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Odds & Ends

The source code for the Shuffler GUI from the demo in class 5/25.

Source code for a translation from the foregoing Shuffler into a ShufflerApplet. The code includes comments on how translations like these are done.

The binary search tree JSP that I hacked up.


Practice Midterm

posted 4/25/06

PracticeMidterm.pdf

The solutions to the practice midterm are available at the chalk site.


Welcome.

Welcome to Computer Science 102, aka CMSC 10200-1.

In this course, you will learn how to write Java programs, how to write Java programs for the world wide web, how to build databases, and how to build database-driven websites with Java and databases.

The course lectures will be given Tuesdays and Thursdays from 3:00-4:20 in Ryerson 276. Labs will be given Thursdays from 4:30 - 5:50 in the MacLab (downstairs at the Regenstein). Labs are mandatory.


Your instructional team is

who what where
(office hrs location)
when
(office hrs)
email
@cs.uchicago.edu
Adam Shaw instructor Hinds B-026 Fridays, 3 to 5 PM adamshaw
Kenneth Harris lab TA MacLab by appointment kaharris
Haitao Gao TA Hinds B-018 Wednesdays, 3 to 5 PM hgao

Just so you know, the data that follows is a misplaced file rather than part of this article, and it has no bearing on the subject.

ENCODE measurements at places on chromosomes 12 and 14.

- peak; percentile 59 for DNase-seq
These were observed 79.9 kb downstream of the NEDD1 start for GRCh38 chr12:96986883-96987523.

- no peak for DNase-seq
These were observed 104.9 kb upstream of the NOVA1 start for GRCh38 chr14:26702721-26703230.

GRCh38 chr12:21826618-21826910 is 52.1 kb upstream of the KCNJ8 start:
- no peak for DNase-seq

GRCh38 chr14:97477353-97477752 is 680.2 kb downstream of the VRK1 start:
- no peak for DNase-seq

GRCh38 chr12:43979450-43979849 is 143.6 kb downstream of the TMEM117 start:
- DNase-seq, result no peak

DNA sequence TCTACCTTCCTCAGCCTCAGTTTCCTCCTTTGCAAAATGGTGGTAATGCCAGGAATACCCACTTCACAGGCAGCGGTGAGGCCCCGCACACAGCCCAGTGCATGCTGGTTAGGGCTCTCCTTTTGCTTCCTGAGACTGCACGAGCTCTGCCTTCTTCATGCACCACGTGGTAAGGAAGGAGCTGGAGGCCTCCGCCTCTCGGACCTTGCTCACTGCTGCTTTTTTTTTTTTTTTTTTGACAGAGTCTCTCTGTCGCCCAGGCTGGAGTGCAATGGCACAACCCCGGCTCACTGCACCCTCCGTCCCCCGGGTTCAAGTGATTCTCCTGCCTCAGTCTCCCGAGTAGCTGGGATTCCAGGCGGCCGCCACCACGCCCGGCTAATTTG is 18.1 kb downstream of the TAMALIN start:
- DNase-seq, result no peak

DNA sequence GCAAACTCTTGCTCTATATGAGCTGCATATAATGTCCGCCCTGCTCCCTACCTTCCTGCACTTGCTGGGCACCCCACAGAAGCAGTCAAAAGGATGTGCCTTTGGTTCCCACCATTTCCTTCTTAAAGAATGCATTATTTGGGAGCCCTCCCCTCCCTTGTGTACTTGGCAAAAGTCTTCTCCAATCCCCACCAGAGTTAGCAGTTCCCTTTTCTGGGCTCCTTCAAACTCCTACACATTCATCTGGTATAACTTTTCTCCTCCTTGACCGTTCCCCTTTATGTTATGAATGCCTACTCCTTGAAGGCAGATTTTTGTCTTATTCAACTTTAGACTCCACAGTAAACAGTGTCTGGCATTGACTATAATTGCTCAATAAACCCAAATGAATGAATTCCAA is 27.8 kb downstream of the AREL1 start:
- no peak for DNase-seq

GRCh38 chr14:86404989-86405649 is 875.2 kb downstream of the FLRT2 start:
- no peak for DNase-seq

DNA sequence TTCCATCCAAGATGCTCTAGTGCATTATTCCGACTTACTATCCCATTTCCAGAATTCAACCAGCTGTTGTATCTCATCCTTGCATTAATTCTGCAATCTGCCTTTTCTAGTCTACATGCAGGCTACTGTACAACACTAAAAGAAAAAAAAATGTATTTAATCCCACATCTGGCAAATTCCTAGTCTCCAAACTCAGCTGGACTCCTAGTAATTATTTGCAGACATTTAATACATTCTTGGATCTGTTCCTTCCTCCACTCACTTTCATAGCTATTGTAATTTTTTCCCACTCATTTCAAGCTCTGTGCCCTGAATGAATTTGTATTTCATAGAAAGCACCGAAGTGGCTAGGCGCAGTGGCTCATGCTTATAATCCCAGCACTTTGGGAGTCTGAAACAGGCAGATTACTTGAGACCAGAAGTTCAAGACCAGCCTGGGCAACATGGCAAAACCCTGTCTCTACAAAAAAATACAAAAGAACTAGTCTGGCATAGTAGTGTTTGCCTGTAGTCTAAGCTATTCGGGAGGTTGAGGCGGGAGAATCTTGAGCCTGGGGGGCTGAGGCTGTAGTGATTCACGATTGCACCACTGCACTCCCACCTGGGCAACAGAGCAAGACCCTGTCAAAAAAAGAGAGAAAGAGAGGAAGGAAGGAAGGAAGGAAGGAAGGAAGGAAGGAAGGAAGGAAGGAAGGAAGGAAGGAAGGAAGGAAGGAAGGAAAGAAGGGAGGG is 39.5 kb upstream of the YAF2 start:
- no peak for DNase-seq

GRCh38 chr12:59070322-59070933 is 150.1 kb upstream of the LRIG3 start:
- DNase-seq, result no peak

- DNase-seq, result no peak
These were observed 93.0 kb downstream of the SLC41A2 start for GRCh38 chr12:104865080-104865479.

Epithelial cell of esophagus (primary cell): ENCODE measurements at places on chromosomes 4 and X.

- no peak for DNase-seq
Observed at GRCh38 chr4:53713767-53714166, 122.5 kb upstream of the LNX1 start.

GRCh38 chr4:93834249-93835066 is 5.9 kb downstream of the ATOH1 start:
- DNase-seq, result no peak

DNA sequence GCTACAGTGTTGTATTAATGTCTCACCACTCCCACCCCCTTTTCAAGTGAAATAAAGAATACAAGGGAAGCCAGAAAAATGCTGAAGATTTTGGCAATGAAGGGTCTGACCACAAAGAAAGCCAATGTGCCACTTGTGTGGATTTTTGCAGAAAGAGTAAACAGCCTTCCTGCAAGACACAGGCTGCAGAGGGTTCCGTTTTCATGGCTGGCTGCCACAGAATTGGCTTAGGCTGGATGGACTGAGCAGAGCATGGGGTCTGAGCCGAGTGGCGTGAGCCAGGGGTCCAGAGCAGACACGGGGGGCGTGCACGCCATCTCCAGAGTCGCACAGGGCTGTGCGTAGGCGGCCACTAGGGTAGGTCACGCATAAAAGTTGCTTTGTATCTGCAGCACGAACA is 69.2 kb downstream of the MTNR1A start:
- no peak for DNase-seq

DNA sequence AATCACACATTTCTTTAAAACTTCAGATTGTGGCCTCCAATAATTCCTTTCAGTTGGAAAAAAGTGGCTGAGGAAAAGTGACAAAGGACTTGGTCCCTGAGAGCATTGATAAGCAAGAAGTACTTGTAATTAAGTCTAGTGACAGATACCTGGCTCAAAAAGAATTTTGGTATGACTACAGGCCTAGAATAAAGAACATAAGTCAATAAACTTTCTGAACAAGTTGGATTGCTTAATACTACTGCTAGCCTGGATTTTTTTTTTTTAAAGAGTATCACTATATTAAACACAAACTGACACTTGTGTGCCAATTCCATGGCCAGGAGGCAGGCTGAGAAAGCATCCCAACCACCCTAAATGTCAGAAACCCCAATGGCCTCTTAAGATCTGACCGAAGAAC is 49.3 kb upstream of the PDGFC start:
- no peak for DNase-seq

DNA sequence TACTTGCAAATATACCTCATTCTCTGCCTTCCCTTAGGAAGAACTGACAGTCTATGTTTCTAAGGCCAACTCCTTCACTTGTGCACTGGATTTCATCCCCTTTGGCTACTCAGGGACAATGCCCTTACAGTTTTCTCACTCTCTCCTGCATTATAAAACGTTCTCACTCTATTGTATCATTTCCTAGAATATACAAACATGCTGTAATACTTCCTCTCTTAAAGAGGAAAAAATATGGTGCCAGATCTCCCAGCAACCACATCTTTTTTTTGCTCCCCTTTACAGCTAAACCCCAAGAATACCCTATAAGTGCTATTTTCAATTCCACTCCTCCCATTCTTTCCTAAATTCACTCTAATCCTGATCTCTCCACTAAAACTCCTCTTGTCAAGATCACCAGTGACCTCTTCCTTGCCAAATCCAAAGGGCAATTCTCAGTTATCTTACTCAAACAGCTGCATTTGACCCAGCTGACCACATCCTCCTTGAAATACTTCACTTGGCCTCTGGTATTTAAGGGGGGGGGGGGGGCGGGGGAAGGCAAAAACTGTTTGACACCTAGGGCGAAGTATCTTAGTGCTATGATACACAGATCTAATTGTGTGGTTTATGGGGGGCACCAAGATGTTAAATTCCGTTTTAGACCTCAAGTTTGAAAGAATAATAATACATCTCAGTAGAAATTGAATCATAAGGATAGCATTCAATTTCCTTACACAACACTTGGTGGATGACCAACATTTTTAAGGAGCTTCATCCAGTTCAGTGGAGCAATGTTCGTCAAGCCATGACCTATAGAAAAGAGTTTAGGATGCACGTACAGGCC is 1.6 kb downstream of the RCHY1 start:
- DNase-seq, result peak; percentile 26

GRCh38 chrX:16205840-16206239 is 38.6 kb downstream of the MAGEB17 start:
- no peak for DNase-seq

Gabriela Turcu TA Ryerson 178 Wednesdays, 1 to 3 PM gabri


The high-level outline for the course is

Week 1Java: introduction: classes & objects, types
Week 2Java: functions, methods, conditionals
Week 3Java: JSP
Week 4Java: arrays, loops
Week 5Java: subtyping, interfaces, extensions / Java test
Week 6Databases: relational databases
Week 7Databases: SQL / SQL quiz
Week 8Java: collections, enums, type parameters
Week 9curricular slush and/or special topics (GUIs, perhaps)
Week 10final project presentations


You will be responsible for

Lab attendance is mandatory. Any absences for particular labs must be arranged ahead of time or else the absentee will earn no credit.

There will be no final exam.

Your grade will be computed roughly according to the following scheme: homeworks 30%, labs 30%, midterm and quiz 20%, final project 20%.


Course Materials

The primary text of this course will be the content of the lectures, and the course notes I post to this website to supplement them.

The following optional reference book is for sale at the seminary co-op:

Java in a Nutshell, 5th Edition, David Flanagan.
Another good book is
Java Precisely, Second Edition, Peter Sestoft
but be forewarned: this book is not intended for beginners; it assumes that you already know how to program. It does however have the following advantages: it is comprehensive, it is concise, and it is inexpensive.